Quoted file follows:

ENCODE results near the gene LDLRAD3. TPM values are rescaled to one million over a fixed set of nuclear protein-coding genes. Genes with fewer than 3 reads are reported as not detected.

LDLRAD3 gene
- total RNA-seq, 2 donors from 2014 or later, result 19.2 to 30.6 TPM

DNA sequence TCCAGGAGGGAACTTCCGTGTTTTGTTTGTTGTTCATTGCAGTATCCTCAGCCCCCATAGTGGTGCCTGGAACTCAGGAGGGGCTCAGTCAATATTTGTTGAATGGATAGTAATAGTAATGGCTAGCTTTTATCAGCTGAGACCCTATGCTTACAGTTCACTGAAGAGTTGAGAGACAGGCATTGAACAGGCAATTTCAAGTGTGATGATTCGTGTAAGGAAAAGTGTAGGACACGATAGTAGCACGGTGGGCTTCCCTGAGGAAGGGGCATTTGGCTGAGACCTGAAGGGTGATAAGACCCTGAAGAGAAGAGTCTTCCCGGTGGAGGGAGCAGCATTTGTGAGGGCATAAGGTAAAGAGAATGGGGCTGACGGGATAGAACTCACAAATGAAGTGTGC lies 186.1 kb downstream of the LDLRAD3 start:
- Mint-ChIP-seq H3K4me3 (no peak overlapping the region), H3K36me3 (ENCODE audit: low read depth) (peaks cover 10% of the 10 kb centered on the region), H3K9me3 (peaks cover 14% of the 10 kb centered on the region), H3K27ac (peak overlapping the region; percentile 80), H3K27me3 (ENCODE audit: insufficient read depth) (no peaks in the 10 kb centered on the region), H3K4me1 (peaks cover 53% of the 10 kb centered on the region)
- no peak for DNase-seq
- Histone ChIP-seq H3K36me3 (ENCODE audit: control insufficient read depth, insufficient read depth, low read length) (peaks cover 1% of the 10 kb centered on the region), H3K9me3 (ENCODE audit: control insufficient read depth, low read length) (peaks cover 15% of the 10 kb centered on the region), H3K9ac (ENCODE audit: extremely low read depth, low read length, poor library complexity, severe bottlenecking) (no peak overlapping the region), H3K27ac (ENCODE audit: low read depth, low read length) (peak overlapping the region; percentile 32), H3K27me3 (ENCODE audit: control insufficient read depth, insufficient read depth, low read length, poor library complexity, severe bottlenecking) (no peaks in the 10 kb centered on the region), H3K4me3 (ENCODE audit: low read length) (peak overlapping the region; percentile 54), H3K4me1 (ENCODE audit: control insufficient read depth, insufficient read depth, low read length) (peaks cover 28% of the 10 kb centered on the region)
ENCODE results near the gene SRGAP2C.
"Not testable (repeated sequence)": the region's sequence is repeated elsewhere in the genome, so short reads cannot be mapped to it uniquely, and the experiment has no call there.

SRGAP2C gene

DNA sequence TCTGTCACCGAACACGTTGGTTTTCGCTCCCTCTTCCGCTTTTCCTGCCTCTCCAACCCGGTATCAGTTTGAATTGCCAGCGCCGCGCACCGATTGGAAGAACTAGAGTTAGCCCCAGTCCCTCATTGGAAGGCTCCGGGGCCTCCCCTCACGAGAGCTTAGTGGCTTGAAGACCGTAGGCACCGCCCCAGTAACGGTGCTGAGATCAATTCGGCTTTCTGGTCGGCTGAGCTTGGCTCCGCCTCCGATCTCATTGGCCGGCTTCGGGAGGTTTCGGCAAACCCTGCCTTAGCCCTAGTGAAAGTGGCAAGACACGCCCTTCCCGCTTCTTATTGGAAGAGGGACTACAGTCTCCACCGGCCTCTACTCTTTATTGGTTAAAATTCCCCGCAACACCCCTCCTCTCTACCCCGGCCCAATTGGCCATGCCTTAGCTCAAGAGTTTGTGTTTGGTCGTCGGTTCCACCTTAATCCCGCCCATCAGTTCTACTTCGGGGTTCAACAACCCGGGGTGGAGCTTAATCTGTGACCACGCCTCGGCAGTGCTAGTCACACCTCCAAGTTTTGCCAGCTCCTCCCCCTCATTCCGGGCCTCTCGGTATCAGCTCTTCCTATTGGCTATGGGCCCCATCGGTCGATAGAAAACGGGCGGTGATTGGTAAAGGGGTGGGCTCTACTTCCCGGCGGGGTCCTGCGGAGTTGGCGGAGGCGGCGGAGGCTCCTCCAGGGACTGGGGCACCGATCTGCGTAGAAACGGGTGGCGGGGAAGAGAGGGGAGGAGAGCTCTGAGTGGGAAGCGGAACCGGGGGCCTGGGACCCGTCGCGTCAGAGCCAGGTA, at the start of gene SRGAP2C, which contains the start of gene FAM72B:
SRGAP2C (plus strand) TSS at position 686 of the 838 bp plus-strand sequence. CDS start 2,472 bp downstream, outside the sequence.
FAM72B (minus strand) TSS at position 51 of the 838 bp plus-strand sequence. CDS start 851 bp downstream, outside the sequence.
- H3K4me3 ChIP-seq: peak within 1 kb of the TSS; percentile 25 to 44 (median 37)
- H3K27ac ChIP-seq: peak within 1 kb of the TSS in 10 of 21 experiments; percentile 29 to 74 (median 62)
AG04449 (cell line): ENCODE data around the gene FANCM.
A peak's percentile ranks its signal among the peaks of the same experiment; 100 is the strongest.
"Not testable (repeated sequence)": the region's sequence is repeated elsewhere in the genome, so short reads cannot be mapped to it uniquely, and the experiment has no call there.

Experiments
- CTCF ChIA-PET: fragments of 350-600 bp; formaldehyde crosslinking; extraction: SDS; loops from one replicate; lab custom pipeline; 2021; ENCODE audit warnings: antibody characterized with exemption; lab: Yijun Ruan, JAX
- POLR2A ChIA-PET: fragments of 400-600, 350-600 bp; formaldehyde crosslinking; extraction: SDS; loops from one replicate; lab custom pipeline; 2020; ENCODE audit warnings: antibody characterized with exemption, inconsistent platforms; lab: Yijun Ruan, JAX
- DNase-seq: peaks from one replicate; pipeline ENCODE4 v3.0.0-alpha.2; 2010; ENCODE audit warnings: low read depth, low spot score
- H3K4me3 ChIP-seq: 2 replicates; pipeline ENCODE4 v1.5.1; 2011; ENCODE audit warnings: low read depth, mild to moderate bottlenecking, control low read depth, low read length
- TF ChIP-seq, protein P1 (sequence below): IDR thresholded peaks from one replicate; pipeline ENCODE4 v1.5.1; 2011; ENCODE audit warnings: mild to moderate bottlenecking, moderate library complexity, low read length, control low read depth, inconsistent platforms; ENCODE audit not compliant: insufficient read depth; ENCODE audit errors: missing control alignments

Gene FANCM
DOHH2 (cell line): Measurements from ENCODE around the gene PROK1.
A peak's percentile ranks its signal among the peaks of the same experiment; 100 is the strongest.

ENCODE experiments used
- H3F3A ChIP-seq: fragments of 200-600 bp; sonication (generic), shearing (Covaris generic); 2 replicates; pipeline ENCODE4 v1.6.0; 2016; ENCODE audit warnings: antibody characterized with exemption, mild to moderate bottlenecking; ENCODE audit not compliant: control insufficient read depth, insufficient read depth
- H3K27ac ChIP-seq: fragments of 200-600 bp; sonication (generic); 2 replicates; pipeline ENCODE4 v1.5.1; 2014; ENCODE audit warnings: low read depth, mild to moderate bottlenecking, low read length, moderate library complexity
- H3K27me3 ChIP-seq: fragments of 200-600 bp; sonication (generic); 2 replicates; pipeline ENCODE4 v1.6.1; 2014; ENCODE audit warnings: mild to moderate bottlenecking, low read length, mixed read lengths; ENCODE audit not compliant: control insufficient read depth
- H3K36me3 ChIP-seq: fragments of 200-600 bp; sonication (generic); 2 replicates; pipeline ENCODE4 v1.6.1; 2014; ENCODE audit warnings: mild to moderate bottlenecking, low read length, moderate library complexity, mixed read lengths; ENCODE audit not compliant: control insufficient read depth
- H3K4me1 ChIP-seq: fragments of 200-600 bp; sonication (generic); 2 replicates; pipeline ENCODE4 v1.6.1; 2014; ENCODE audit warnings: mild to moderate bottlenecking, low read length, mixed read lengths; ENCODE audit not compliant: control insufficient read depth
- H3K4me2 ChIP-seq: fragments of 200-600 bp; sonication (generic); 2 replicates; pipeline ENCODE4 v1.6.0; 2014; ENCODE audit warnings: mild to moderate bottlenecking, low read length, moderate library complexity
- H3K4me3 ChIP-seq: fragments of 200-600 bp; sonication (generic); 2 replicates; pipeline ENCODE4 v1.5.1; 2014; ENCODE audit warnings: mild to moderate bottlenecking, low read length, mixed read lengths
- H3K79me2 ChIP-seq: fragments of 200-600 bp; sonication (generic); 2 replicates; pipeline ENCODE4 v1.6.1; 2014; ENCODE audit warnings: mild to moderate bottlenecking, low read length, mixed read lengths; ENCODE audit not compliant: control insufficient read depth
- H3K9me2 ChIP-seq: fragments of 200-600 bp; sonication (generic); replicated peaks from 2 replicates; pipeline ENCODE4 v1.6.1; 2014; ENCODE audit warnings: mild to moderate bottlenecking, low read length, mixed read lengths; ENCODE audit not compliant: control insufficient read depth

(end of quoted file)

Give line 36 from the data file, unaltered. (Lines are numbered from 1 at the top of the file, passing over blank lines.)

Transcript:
- H3K79me2 ChIP-seq: fragments of 200-600 bp; sonication (generic); 2 replicates; pipeline ENCODE4 v1.6.1; 2014; ENCODE audit warnings: mild to moderate bottlenecking, low read length, mixed read lengths; ENCODE audit not compliant: control insufficient read depth